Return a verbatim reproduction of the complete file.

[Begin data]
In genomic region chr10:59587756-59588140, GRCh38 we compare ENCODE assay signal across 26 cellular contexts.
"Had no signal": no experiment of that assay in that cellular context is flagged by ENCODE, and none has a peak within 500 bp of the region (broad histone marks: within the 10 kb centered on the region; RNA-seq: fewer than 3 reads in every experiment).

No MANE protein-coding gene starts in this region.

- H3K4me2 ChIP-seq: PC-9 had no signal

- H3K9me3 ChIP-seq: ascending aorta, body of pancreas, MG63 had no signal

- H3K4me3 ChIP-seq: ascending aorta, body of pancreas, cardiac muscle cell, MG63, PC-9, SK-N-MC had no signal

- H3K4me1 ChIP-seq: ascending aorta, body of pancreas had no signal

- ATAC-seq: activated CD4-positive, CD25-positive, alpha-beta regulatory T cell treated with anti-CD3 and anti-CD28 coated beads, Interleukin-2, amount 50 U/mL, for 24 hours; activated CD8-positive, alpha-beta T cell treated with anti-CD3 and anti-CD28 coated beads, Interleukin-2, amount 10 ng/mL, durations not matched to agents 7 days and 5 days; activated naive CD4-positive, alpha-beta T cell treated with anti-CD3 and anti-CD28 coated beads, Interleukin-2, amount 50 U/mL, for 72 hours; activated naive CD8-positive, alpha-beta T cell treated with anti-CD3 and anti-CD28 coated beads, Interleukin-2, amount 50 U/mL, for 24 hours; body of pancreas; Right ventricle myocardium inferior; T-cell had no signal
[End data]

In genomic region chr10:59587756-59588140, GRCh38 we compare ENCODE assay signal across 26 cellular contexts.
"Had no signal": no experiment of that assay in that cellular context is flagged by ENCODE, and none has a peak within 500 bp of the region (broad histone marks: within the 10 kb centered on the region; RNA-seq: fewer than 3 reads in every experiment).

No MANE protein-coding gene starts in this region.

- H3K4me2 ChIP-seq: PC-9 had no signal

- H3K9me3 ChIP-seq: ascending aorta, body of pancreas, MG63 had no signal

- H3K4me3 ChIP-seq: ascending aorta, body of pancreas, cardiac muscle cell, MG63, PC-9, SK-N-MC had no signal

- H3K4me1 ChIP-seq: ascending aorta, body of pancreas had no signal

- ATAC-seq: activated CD4-positive, CD25-positive, alpha-beta regulatory T cell treated with anti-CD3 and anti-CD28 coated beads, Interleukin-2, amount 50 U/mL, for 24 hours; activated CD8-positive, alpha-beta T cell treated with anti-CD3 and anti-CD28 coated beads, Interleukin-2, amount 10 ng/mL, durations not matched to agents 7 days and 5 days; activated naive CD4-positive, alpha-beta T cell treated with anti-CD3 and anti-CD28 coated beads, Interleukin-2, amount 50 U/mL, for 72 hours; activated naive CD8-positive, alpha-beta T cell treated with anti-CD3 and anti-CD28 coated beads, Interleukin-2, amount 50 U/mL, for 24 hours; body of pancreas; Right ventricle myocardium inferior; T-cell had no signal